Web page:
I have read many times that the above corner enclosure claims the corner. However I have never seen the correct way to protect the corner from a 3-3 invasion. The best response I have found is a ko.
FredK: Ishikura Noboru discusses this 3-3 invasion in (at least) two of his books, OK, How to Break Out of Beginning Kyu Levels, (Practical Part), p. 61-65, and How to Break Out of Beginning Kyu Levels, Immediate Results, p.184-188. All successful responses considered begin with the block at , as in Agro1986's diagram immediately below. With reasonable assumptions on the surrounding configuration the defender always gets a good result, but does not necessarily kill all the invading stones. However, Ishikura seems to regard allowing a ko as an outright error. The statements I've read elsewhere are to the effect that black's configuration "secures" the corner, which leaves some wiggle room for interpretation. See the additional diagrams, below.
Black kills by winning the ko at a, while White lives by winning the ko at b.
So, can anyone show me how to unconditionally prevent White from living?
Agro1986 - 16k KGS
The problem is with Black in your diagram. Here's the challenge: take advantage of your outside strength to play on the vital point inside.
FredK: Ishikura's continuation from this position is
followed by the placement at a, which kills
unkx80: It may also be possible to achieve unconditional kill with .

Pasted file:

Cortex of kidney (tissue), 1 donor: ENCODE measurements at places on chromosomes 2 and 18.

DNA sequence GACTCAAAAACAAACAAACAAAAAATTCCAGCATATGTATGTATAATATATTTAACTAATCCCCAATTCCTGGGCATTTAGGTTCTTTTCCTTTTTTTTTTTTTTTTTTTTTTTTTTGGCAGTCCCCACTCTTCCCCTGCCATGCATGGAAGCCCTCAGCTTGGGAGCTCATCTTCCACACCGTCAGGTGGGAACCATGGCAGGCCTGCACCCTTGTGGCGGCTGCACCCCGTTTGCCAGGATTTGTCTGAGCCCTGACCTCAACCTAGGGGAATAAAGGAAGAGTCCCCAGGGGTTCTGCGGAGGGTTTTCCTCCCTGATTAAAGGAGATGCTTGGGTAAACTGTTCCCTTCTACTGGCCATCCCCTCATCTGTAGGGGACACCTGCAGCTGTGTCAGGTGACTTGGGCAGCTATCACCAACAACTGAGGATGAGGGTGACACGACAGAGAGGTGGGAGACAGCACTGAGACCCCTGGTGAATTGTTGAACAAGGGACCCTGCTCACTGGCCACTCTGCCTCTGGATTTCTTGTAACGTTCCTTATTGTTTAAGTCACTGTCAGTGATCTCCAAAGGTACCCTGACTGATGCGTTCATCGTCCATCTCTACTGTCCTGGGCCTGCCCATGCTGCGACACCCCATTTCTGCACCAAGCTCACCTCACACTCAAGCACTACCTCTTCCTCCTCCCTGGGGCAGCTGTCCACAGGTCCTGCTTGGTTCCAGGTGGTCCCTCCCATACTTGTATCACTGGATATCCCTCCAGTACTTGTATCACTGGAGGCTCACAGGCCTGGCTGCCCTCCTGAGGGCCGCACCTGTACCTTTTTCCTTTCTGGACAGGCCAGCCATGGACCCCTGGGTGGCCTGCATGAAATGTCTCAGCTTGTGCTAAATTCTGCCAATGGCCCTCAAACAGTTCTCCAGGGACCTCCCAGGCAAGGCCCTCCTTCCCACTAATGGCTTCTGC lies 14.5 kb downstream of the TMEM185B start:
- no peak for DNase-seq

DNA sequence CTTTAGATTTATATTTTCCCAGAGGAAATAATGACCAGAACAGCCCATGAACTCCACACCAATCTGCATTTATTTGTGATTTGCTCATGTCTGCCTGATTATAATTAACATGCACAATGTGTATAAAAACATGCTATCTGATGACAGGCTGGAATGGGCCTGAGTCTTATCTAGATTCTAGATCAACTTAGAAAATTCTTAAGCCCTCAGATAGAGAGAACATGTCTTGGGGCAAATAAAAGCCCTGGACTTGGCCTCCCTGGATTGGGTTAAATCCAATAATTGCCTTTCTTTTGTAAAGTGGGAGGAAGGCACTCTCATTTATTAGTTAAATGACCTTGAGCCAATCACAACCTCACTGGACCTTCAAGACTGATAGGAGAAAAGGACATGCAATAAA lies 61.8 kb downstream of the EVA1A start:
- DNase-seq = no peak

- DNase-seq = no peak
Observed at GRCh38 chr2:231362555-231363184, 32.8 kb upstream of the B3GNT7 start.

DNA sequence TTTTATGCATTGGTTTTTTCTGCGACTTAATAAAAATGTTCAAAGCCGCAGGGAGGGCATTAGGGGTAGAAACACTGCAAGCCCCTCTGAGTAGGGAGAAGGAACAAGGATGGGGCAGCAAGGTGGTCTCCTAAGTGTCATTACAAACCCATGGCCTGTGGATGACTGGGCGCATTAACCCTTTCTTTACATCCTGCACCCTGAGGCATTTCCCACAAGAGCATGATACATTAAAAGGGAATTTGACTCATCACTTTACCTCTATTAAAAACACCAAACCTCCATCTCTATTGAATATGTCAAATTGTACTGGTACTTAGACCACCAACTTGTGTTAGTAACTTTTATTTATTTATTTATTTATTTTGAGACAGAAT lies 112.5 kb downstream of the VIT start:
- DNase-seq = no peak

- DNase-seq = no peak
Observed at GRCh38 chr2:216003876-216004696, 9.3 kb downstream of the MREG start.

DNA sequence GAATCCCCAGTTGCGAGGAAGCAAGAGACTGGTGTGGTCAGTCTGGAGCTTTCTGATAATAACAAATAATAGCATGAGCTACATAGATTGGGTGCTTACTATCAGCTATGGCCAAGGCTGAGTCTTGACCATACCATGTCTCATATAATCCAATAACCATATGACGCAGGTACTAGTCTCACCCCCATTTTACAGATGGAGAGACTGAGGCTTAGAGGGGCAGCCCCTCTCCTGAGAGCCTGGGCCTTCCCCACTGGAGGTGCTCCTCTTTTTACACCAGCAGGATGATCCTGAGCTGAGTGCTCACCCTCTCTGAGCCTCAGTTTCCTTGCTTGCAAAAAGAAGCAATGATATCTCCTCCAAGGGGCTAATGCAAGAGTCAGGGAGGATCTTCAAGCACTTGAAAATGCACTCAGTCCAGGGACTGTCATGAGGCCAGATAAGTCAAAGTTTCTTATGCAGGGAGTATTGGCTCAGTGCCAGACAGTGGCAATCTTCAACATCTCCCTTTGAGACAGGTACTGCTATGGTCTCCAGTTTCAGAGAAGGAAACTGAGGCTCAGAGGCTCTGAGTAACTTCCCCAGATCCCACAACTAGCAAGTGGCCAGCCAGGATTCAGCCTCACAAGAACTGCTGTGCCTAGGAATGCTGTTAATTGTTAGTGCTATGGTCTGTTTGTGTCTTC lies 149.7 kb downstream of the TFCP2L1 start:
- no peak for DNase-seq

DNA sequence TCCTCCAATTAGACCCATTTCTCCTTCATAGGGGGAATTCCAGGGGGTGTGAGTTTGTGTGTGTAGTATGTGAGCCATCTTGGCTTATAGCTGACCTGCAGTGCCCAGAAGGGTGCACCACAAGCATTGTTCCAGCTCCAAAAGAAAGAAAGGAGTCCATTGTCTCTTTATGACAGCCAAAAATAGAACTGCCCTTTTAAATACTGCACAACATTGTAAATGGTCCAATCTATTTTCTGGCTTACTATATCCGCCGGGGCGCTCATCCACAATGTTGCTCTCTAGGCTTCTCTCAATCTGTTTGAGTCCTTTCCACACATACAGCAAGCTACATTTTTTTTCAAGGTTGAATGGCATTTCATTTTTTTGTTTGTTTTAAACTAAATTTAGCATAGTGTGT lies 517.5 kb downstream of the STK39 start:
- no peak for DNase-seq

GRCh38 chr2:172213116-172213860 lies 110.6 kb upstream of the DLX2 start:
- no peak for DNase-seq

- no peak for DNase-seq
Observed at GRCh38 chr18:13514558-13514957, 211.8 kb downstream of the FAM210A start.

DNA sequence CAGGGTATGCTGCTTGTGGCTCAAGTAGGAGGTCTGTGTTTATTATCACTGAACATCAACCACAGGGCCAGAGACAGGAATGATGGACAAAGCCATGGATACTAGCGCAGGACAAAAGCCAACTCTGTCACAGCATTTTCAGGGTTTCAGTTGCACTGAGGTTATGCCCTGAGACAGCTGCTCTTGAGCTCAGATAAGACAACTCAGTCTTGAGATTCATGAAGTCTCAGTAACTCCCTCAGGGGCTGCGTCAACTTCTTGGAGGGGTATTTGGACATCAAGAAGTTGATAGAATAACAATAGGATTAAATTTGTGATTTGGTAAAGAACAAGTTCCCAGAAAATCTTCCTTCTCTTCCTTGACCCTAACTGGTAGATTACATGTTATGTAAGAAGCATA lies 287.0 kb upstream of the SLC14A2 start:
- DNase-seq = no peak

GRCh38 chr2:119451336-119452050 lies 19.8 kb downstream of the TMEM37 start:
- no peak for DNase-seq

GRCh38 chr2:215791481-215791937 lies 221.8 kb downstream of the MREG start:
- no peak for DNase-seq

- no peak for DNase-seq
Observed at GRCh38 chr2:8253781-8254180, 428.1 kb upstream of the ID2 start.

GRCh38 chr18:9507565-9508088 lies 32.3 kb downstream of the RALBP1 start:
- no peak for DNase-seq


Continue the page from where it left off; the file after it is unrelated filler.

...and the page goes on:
Imagist: The 4-4 point is not really intended for enclosures as much as providing center and side influence while keeping the other player from taking a corner in the opening. A premature 3-3 invasion at a without support from other white stones lives, but benefits black more than white, as it strengthens black with vast influence toward the center and sides while providing little territory for white in exchange. Playing at b or c is inconsistent with black's influential strategy, which may be why this formation seen more in amateur than professional games. b and c might be good defensive points if white invades from the sides, but otherwise black should use longer extensions to the sides to leverage his influence. If black ever feels the need to enclose the corner, a play at a secures the corner more efficiently than b and c. This is what I have been told, at least.
Alex: Yeah, but you rarely see strong players use a to close the corner, because it's too single purpose and contrary to the nature of the star point stone. Usually you'll see a shimari with c or e, which doesn't prevent a corner invasion entirely, merely makes it less profitable, but has more effect on the side. If Black does decide to close the corner, it's usually with b after he already has c or e in place, or, more rarely, with d, especially if he somehow happened to get a stone a bit further away on the lower side, around the circle-marked points. You also see f sometimes when Black already has a stone around c or e and White has made an approach on the left side.
Caern: White has 1 eye after move in "a".
Caern: White has 1 eye, "a" is false eye.
Black keeps some of the corner, and develops outside outside thickness. Ishikura counts this as an overall plus for Black.